[2] If the stockholder dies, the legal representative of his estate obtains the authority and powers of the stockholder during the time of administration, including the possession and control of the property (Civ. Code, secs. 328b, 328d, 330.1, 330.20, 318, 321, 320b, 320c; Smith v. San Francisco and North Pac. Ry. Co., 115 Cal. 584 [47 P. 582, 56 Am. St. 119, 35 L.R.A. 309]; Market Street R. Co. v. Hellman, 109 Cal. 571 [42 P. 225]; see Estate of Vance, 152 Cal. 760 [93 P. 1010]; McCaughey v. Lyall, 152 Cal. 615 [93 P. 681]; Estate of Porter, 129 Cal. 86 [61 P. 659, 79 Am. St. 78]; Robertson v. Burrell, 110 Cal. 568 [42 P. 1086]), and may sue in his stead on causes of action which the deceased stockholder had at the time of his death. (Prob. Code, sec. 573 et seq.; Code Civ. Proc., sec. 369; Holland v. McCarthy, 177 Cal. 507 [171 P. 421].) An heir or legatee cannot bring the action in his own name until actual distribution of the shares to him. (Estate of Clark, 190 Cal. 354 [212 P. 622]; Holland v. McCarthy, supra; Miller v. Ash, 156 Cal. 544 [105 P. 600]; Robertson v. Burrell, supra.)

Thus, in the original action the suit on behalf of the corporation should have been brought by the legal representative of the deceased stockholder, Isaac Klopstock, and neither a legatee nor anyone representing the legatee (as, in this instance, the plaintiff Samter) was entitled to bring the derivative action to redress the wrong to the corporation, prior to the actual distribution of such shares to the legatee's estate.

It is contended that this defect was merely one of lack of capacity to sue on the part of the plaintiff Samter. We do not believe that this accurately states the nature of the defect. [3] If it were lack of capacity to sue, the defect would have been waived by a failure to demur to it specially. (Moore v. Lauff, 30 Cal. App. 452, 454 [158 P. 557]; Spreckels v. Grace Darling Hosp. Assn., 28 Cal. App. 646 [153 P. 718]; Swamp and Overflowed Land District No. 110 v. Feck, 60 Cal. 403.) It has been held, however, under similar code provisions existing in many states that a demurrer for lack [17 Cal. 2d 18] of capacity to sue raises only the question of whether the plaintiff is free from general disabilities, such as infancy or insanity, or if he sues in a representative capacity, that he actually possesses the character in which he sues. (Brown v. Critchell, 110 Ind. 31, 34 [7 N.E. 888, 11 N.E. 486]; Louisville & N. R. Co. v. Brantley's Admr., 96 Ky. 297, 302 [28 S.W. 477, 49 Am.St.Rep. 291]; Poe v. Sheridan County, 52 Mont. 279, 290, 291 [157 P. 185]; Farrell v. Cook, 16 Neb. 483, 484 [20 N.W. 720, 49 Am. Rep. 721]; Lyon Co. Bank v. Lyon Co. Bank, 57 Nev. 41, 47 [58 PaCal.2d 803, 60 PaCal.2d 610]; Bank of Havana v. Magee, 20 N.Y. 355, 359; Weidner v. Rankin, 26 Ohio St. 522, 525; First Nat. Bank of Watertown v. Eddy, 47 S. D. 297, 298 [198 N.W. 554]; McKenney v. Minahan, 119 Wis. 651, 656 [97 N.W. 489]; Littleton v. Burgess, 16 Wyo. 58, 71 [91 P. 832, 16 L.R.A. (N. S.) 49]; Pomeroy, Code Remedies, 5th ed., sec. 125; cf. Thompson v. Union Fishermen's etc. Co., 118 Or. 436 [235 P. 694, 246 P. 733], contra, with strong dissent.)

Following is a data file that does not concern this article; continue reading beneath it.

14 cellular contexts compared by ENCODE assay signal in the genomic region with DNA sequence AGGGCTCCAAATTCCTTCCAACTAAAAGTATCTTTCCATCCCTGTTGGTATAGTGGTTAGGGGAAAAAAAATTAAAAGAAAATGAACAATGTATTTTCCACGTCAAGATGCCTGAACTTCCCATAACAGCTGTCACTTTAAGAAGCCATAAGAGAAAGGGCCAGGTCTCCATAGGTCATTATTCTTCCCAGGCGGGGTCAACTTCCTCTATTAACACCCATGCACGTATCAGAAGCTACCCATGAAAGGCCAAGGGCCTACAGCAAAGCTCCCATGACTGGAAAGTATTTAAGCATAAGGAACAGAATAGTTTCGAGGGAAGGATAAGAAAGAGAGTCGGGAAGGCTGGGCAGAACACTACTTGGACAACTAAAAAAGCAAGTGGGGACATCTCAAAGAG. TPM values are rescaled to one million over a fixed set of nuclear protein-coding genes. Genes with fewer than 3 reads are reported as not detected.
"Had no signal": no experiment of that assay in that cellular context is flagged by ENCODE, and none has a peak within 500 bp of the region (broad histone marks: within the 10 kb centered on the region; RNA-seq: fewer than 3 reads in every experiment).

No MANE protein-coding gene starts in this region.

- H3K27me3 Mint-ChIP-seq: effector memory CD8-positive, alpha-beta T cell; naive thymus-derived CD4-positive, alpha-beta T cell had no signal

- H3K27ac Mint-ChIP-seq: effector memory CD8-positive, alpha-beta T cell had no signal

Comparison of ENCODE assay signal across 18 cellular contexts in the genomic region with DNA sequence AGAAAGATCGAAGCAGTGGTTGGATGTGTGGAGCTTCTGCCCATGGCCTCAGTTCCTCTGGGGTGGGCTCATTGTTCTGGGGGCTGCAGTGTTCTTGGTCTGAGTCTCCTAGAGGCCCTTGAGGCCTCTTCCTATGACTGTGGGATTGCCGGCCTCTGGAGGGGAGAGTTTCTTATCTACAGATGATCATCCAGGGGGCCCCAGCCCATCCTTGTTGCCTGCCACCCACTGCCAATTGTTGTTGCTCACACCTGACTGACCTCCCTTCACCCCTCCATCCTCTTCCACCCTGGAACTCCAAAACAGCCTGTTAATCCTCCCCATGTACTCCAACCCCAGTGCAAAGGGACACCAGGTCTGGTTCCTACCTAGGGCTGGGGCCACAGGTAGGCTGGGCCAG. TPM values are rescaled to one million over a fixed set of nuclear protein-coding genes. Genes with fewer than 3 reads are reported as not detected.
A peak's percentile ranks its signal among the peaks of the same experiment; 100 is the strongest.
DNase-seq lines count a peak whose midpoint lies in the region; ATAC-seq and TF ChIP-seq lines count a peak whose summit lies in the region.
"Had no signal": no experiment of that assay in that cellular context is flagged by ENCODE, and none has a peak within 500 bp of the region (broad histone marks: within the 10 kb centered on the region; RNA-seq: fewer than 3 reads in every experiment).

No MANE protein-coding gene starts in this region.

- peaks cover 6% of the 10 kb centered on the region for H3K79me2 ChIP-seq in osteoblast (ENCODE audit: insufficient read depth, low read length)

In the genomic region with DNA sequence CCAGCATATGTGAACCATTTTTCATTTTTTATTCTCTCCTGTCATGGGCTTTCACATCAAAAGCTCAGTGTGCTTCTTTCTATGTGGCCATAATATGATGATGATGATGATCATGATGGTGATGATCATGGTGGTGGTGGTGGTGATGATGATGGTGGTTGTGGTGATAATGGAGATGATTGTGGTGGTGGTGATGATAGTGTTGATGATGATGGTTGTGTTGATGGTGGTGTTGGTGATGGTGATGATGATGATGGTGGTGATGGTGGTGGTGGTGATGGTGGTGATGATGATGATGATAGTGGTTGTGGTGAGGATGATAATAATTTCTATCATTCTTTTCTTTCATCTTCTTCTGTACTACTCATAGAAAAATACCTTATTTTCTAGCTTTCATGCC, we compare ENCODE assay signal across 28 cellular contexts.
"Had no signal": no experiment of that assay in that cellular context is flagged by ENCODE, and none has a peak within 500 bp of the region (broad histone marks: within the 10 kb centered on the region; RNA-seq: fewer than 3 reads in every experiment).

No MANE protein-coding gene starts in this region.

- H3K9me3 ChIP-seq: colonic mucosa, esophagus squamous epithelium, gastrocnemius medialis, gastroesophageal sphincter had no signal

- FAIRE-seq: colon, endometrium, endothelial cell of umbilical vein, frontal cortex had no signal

Decisions under Code of Civil Procedure, section 430, subdivision 2, which permits a demurrer for lack of capacity to sue have not answered this question definitively. Dicta are found in some California cases which lend support to the position that a special demurrer for lack of capacity to sue can be used to test whether the plaintiff has stated a cause of action in himself. (See, for example, Town of Susanville v. Long, 144 Cal. 362, 364 [77 P. 987].) [4] We believe the better rule to be that laid down by the cases cited, supra, that such a special demurrer for want of capacity to sue raises only the question of whether any general legal disability exists, such as infancy or insanity, or want of title in the plaintiff to the character in which he sues. In Ward v. Petrie, 157 N.Y. 301, 311 [51 N.E. 1002, 68 Am.St.Rep. 790], this distinction was explained as follows: "There is a difference between capacity to sue, which is the right to come into court, and a cause of action, which is the right to relief in court. Incapacity to sue exists when there is some legal disability, such as infancy or lunacy or a want of title in the plaintiff to the character in which he sues. The plaintiff was duly appointed receiver and has legal capacity to sue as such and, hence could bring the defendants into court by the service of a summons upon them even if he had no cause of action against them. On the other hand, an infant [17 Cal. 2d 19] has no capacity to sue, and, hence, could not lawfully cause the defendants to be brought into court even if he had a good cause of action against them. Incapacity to sue is not the same as insufficiency of facts to sue upon." This distinction has also been noted in California. [5] Cases have held that a general demurrer for failure to state a cause of action should be sustained where the complaint may state a cause of action in someone, but not in the plaintiff. (Dixon v. Cardozo, 106 Cal. 506 [39 P. 857]; People v. Haggin, 57 Cal. 579, 587; Lindsey v. Superior Court, 100 Cal. App. 37, 40 [279 P. 837]; see, also, 21 Cal.Jur. 99.) It follows, therefore, that the general demurrer originally filed by the defendants in the action of Samter v. Klopstock Realty Co. should have been sustained.